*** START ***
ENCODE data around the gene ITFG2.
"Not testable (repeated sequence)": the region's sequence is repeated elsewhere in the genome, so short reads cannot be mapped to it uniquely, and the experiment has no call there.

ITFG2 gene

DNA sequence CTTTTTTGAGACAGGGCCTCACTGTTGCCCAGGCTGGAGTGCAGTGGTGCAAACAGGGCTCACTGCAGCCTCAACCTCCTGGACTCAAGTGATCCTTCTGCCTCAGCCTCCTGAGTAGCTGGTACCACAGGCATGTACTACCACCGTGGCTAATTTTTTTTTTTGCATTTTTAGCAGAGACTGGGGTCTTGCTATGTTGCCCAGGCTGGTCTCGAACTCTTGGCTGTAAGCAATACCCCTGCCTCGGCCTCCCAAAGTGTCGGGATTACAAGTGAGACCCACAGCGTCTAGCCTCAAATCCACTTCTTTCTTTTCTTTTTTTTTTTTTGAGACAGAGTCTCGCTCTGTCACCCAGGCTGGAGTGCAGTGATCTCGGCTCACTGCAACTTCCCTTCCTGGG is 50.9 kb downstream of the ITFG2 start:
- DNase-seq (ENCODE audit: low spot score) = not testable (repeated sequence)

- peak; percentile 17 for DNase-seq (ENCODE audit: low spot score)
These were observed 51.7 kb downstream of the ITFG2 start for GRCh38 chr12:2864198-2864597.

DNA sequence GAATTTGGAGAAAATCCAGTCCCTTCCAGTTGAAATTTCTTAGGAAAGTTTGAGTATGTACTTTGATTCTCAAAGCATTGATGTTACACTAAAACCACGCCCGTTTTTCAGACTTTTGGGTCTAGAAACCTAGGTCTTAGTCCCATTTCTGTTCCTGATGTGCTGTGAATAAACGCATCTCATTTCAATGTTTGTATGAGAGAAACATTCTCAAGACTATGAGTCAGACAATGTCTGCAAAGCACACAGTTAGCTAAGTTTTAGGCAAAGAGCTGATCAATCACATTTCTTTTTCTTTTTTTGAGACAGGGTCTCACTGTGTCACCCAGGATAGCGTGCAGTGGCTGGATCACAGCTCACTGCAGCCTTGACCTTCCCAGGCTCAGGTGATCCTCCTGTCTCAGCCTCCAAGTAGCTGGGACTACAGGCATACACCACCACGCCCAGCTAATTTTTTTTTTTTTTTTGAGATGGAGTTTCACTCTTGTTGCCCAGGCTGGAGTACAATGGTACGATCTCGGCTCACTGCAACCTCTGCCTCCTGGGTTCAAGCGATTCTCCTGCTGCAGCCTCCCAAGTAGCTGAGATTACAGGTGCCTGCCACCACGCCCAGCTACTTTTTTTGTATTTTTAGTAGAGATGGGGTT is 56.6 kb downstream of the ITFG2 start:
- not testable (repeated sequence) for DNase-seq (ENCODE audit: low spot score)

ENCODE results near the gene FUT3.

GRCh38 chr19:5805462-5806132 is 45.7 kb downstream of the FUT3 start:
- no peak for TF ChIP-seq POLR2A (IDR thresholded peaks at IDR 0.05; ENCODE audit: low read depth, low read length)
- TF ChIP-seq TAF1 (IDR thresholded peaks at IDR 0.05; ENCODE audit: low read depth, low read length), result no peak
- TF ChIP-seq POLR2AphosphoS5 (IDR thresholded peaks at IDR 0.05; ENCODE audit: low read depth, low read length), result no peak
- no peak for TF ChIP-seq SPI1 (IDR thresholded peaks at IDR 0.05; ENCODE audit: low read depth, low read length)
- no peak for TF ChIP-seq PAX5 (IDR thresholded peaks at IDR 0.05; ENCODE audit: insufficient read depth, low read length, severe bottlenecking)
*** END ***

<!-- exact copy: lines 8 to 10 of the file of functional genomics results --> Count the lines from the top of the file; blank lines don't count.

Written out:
DNA sequence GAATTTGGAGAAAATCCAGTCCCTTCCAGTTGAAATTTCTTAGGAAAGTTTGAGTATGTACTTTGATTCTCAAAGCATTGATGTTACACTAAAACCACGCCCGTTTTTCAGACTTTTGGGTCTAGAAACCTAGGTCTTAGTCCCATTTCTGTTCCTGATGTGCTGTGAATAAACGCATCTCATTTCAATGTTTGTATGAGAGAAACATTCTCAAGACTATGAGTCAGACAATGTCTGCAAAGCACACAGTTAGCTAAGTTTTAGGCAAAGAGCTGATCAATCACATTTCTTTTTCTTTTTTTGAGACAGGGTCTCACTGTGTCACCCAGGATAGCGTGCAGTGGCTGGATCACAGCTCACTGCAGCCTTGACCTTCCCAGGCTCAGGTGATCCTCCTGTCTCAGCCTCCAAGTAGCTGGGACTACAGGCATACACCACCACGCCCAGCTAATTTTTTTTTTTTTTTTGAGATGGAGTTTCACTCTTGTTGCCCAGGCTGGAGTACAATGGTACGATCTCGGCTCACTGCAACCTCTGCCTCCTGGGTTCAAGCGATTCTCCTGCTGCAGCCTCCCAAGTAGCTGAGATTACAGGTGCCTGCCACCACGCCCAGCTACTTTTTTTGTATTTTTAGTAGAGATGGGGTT is 56.6 kb downstream of the ITFG2 start:
- not testable (repeated sequence) for DNase-seq (ENCODE audit: low spot score)

ENCODE results near the gene FUT3.